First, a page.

Otago blazer photo finally organised

From left, Sam Anderson-Heather, of Dunedin, John Anderson, of Alexandra, and Simon Anderson, of...
From left, Sam Anderson-Heather, of Dunedin, John Anderson, of Alexandra, and Simon Anderson, of Tauranga, at John Anderson's 80th birthday party in Alexandra on Saturday. Photo by Leith Huffadine.
A prop, a winger, and a hooker walk into a bar. What do you get? Answer: three generations of Otago representative rugby players from one family.

On Saturday, John Anderson (80), Simon Anderson (51) and Sam Anderson-Heather (26) got together for John Anderson's 80th birthday.

It was a special day for more than one reason.

The trio have previously tried to get a group photo of themselves in their Otago blazers - but Simon forgot his.

This time, they got the photo.

John, who played for Otago between 1955 and 1964 as a prop and hooker, said although they saw each other often, they decided they needed to bring their blazers along.

''I could tip over at any time and we would never get it [a photo], would we?''

Rugby is in the family. Another member, Shane Anderson, plays for Waikato, Sam's father played for Hawkes Bay, and there have been two All Blacks as well. Both were called Tom Lynch - father and son.

Sam, who has played hooker for Otago since 2009, with 33 appearances, said it was hard to avoid the sport in the family.

''We are always talking rugby when we are together. Even when you don't want to.''

He said the exploits of his grandfather playing for Otago helped inspire him to take up a professional rugby career.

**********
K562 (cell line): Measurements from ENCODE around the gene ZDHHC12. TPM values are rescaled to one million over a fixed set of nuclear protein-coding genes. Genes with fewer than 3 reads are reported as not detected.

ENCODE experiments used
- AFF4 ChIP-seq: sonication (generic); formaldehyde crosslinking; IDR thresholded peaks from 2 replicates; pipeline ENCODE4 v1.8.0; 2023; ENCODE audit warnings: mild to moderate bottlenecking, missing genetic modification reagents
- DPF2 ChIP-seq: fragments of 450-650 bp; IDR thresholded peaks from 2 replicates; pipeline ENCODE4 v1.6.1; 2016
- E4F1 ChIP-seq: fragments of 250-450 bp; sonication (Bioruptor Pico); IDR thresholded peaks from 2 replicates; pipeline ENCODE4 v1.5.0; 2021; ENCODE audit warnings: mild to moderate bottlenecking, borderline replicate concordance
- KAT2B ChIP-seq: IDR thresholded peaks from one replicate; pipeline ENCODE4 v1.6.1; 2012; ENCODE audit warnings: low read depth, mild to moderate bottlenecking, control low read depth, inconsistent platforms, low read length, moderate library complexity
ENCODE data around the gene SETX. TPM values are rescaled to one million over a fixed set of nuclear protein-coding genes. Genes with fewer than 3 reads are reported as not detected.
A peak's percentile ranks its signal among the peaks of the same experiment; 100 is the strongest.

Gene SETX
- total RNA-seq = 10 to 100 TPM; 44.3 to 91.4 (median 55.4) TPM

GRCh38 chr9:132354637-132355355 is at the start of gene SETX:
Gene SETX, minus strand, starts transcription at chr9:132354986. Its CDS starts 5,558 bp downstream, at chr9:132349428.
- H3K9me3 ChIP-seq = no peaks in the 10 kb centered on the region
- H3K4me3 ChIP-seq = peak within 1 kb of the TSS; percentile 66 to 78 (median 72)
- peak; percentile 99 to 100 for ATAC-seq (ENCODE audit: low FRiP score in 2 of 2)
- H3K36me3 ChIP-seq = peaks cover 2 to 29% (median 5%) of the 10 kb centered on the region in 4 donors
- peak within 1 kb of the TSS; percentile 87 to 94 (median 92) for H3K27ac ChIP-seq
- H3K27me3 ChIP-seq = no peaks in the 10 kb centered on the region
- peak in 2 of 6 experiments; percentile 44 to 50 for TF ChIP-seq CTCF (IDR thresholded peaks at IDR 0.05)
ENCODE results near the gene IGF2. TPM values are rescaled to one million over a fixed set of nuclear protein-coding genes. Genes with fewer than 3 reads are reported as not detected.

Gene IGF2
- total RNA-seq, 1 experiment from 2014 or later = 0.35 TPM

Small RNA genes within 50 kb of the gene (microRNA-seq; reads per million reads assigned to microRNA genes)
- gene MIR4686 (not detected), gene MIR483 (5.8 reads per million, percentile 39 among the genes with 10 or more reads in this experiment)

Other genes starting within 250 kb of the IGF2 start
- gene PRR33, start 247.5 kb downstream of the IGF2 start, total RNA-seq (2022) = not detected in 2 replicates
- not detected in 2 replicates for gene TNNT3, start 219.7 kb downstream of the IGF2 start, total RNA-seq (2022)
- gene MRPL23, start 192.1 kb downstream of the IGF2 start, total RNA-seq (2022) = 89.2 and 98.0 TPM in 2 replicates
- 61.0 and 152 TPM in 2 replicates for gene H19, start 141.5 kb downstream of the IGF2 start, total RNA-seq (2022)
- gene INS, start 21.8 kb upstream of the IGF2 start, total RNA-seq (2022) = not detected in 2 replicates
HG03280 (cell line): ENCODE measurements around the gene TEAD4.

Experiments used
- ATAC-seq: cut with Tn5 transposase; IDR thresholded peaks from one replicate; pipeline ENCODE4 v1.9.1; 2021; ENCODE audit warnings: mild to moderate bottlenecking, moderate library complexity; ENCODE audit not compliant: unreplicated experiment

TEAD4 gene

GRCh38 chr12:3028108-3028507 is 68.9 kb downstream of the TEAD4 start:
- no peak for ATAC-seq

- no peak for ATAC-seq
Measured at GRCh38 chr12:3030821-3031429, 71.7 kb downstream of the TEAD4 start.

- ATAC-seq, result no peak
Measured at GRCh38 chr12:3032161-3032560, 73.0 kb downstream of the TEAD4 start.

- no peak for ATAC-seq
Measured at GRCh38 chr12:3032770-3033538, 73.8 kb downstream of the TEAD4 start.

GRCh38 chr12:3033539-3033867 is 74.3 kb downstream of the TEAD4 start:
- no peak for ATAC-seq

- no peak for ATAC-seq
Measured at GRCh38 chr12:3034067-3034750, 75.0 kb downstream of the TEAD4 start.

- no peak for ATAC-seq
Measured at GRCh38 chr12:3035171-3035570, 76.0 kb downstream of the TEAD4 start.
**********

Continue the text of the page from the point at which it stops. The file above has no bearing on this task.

It was similar for Simon Anderson, a midfielder for Otago between 1986 and 1989. He had wanted to play for Otago ever since he started donning his dad's old jerseys to play backyard rugby after school as a child.

John Anderson is proud.

''I think it's a pretty good effort.''

They all have different tales to tell of their times as Otago players.

Rugby has changed over the years.

John remembers travelling on tour by bus, train and boat, while Sam often flies.

Back then, they used to play three games a week, Tuesday, Thursday, and the weekend.

Now they play only one.

However, Simon said the quality of pitches had changed, as well as the way the game was played.

Sam talked about the change to professionalism, with players focusing purely on the sport.

''I think there are only three workers in our team now.''

One thing they agreed has not changed during the three generations - the pride of wearing the Otago jersey.


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